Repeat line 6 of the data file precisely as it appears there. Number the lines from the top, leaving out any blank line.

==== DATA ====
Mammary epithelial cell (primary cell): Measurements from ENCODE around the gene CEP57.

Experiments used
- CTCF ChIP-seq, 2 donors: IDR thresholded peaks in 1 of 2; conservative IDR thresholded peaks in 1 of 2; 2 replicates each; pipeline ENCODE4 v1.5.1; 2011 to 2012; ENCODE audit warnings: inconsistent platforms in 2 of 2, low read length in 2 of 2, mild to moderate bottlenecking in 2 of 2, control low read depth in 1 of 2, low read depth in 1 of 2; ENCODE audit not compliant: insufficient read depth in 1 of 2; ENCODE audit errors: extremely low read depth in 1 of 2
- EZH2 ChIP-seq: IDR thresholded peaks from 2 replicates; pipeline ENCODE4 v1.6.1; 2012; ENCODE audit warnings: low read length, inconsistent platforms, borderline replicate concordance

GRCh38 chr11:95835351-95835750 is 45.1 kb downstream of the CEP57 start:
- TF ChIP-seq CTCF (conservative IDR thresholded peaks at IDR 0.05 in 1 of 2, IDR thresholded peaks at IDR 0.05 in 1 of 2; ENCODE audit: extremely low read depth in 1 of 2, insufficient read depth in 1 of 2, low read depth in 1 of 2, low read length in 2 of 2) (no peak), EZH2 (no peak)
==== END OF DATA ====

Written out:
- TF ChIP-seq CTCF (conservative IDR thresholded peaks at IDR 0.05 in 1 of 2, IDR thresholded peaks at IDR 0.05 in 1 of 2; ENCODE audit: extremely low read depth in 1 of 2, insufficient read depth in 1 of 2, low read depth in 1 of 2, low read length in 2 of 2) (no peak), EZH2 (no peak)